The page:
There has been much in the news of late about space exploration including the efforts of SpaceX, the recent landing of the Perseverance Rover on Mars, and even the local efforts of blueShift Aerospace to put satellites into orbit using a bio-fueled rocket. And while there is certainly plenty to explore beyond Earth, there is also so much to discover here – particularly in our oceans.

I wrote a few weeks back about the aquatic biome and all that it encompasses around the globe. Water covers more than 70% of the planet. And, of that 95% is salty. That’s a lot of habitat just on the surface. Then, add to that the extraordinary depths of water that exist in some parts of the ocean, nearly seven miles of it in the part of the Marianas Trench known as the Challenger Deep. I don’t have the mathematical skills to calculate the cubic footage of oceanic swish, but it is a lot.

Of that enormous volume, it is amazing how much of it is habitable and by such an enormous diversity of plants and animals and weird organisms we don’t even know how to classify. In an effort to tabulate the total species, scientists from around the world collaborated on a 10-year project called the Census of Marine Life (COML). The effort began in 2010 and included 2700 scientists in more than 80 countries. They document everything from creatures like tiny phyto (plant) plankton that shimmy to the surface to absorb sunlight as well as those like single-celled amoebas called monothalamea that can be as big as 4 inches across – that’s gigantic for an amoeba.

More than 250,000 species have been documented, with more than 1,200 of those being species never seen before. And, they estimate that there are thousands yet to be discovered. That doesn’t even include microbes (tiny living things like bacteria, fungi and . . . viruses) of which there may be more than a billion undocumented types.

Finding species at the surface seems like a reasonable enough pursuit. But, getting to those miles down is an extra challenge. Humans have been able to go more than two miles beneath the surface aboard an HOV (human-operated vehicle) called the Alvin. It can stay submerged for up to 10 hours and has taken several trips since it was built in 1964. It is scheduled for its next expedition sometime this year.

While HOVs are amazing technology, having unmanned submersibles greatly expands the capacity of scientists to explore deeper and in more areas. Ocean floor rovers somewhat akin to the Mars Perseverance can explore where it isn’t yet safe for humans to go. Also, like the Perseverance, these submersibles look a bit like Swiss Army knives. They are equipped with sophisticated cameras, grabbers and probes. In the process of the COML project, all kinds of new technology was developed or improved upon to help collect more sophisticated information.

In order to study the ocean’s vastness, scientists segment the depths into five realms from the edge of the continents out to the mid-Atlantic ridge down to submerged mountains, on to the muddy plains and finally to the vents and seeps of abyssal ocean trenches. Down there, when the lights of their cameras shined in what they thought were vacant seamounts (old mountains that don’t reach the surface), they illuminated unexpectedly brightly colored corals. These cameras also captured photos of a bizarre octopus relative that scientists nicknamed “dumbo”. There are about 15 species of dumbo octopods, which are the deepest octopod species. They are named for their giant fins that look like Disney’s Dumbo’s ears.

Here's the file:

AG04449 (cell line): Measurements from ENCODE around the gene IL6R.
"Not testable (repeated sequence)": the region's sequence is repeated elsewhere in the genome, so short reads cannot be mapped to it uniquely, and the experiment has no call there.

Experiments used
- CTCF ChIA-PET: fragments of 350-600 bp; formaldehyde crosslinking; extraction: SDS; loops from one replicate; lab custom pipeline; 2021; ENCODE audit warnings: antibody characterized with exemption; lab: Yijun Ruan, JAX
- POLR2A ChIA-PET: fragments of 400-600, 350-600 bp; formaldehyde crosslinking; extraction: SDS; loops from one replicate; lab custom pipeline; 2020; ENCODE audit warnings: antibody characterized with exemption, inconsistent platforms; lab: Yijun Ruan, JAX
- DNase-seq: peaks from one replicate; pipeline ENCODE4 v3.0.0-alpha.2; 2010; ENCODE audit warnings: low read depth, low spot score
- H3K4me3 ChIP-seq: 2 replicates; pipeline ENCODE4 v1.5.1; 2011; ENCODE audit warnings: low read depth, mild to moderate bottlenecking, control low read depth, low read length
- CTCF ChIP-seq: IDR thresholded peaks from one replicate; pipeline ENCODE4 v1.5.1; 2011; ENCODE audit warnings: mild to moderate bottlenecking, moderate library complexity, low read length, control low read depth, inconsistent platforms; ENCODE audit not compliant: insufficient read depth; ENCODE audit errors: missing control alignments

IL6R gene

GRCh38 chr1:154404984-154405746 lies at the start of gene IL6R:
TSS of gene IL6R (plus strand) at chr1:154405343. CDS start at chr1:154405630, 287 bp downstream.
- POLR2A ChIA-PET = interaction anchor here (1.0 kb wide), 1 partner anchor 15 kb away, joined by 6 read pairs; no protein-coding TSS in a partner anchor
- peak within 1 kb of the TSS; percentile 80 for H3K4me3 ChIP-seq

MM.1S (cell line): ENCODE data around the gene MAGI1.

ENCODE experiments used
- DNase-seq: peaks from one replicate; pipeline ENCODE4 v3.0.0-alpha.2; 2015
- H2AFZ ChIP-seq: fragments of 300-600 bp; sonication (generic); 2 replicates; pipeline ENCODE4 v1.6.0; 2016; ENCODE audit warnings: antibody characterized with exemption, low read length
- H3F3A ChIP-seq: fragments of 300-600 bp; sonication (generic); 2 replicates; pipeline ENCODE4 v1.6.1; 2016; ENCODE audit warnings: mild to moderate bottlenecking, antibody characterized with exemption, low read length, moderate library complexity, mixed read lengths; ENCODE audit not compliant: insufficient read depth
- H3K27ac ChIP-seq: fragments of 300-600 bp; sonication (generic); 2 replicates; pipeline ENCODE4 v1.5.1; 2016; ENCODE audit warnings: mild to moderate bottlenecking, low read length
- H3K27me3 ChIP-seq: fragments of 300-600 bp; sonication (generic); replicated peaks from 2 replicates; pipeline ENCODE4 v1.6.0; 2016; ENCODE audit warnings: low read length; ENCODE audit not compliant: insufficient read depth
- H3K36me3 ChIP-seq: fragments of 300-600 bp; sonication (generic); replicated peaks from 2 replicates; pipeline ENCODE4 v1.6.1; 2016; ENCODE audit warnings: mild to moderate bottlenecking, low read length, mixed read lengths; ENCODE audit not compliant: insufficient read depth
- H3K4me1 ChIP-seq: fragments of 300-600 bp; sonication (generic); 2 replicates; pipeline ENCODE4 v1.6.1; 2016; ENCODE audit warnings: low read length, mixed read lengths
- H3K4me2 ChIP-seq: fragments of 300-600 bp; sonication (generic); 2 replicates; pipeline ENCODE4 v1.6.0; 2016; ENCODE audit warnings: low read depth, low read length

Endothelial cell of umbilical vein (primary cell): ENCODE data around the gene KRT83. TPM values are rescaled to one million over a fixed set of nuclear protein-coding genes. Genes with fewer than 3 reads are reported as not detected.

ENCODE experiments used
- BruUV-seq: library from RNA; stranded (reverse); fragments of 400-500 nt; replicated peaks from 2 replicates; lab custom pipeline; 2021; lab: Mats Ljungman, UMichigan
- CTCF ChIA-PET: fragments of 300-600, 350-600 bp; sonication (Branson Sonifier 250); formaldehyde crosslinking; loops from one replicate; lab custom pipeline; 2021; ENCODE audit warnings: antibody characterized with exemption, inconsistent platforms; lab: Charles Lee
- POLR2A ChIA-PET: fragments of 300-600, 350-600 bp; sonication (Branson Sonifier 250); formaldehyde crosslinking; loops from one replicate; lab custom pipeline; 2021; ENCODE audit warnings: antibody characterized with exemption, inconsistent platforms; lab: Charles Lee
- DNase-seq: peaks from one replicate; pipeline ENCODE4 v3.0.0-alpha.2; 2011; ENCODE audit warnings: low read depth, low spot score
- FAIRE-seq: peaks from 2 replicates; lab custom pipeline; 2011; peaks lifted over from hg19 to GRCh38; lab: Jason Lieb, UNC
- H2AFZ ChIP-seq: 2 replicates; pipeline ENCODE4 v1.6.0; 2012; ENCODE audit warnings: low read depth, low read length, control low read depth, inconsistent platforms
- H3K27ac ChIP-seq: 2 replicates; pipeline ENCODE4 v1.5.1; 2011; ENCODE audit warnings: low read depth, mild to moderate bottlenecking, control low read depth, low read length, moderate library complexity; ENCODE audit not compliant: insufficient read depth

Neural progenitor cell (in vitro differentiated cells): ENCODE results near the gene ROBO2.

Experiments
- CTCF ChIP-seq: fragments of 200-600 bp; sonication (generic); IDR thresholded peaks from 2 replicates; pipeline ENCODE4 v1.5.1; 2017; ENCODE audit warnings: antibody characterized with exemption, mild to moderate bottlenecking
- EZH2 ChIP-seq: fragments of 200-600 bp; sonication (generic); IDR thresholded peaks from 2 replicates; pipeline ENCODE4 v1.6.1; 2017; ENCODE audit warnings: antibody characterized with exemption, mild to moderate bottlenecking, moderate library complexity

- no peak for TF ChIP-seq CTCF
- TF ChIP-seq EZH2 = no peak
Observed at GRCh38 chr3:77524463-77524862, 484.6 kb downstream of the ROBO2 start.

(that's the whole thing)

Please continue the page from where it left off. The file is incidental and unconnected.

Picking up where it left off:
The gist of these discoveries is that we have found out that the ocean is even more diverse and full of life than we thought. The life that scientists discovered in places that seemed impossible for life to exist surprised them, as did the rediscovery of species thought to be extinct.

Aside from just being neat, all of this information stands to serve many purposes. First, they have created an online system that includes geographic locations for everything they have found. The Ocean Biogeographic Information System (www.iobis.org) is publicly accessible and useful to everyone from policymakers to teachers. It also serves to document a snapshot in time so that it is possible to track what might change over time. That includes migration routes that criss-cross international boundaries.

In Maine, our piece of the pie is the Gulf of Maine Area Program (GoMA) that studies the unique features and processes of this ecosystem. The information gathered is already in use by resource managers who now have a more complex set of information to work with in understanding the dynamics of the creatures that live here.

For those curious about anything living in the ocean, the COML offers an array of resources as rich as the life it aims to document. There are maps and data sets as well as buckets of educational videos, activities, and libraries. These aren’t just for kids, but are a great learning tool for anyone who wants to learn more about a part of a world at least as bizarre and fascinating as Mars and a bit closer to home.

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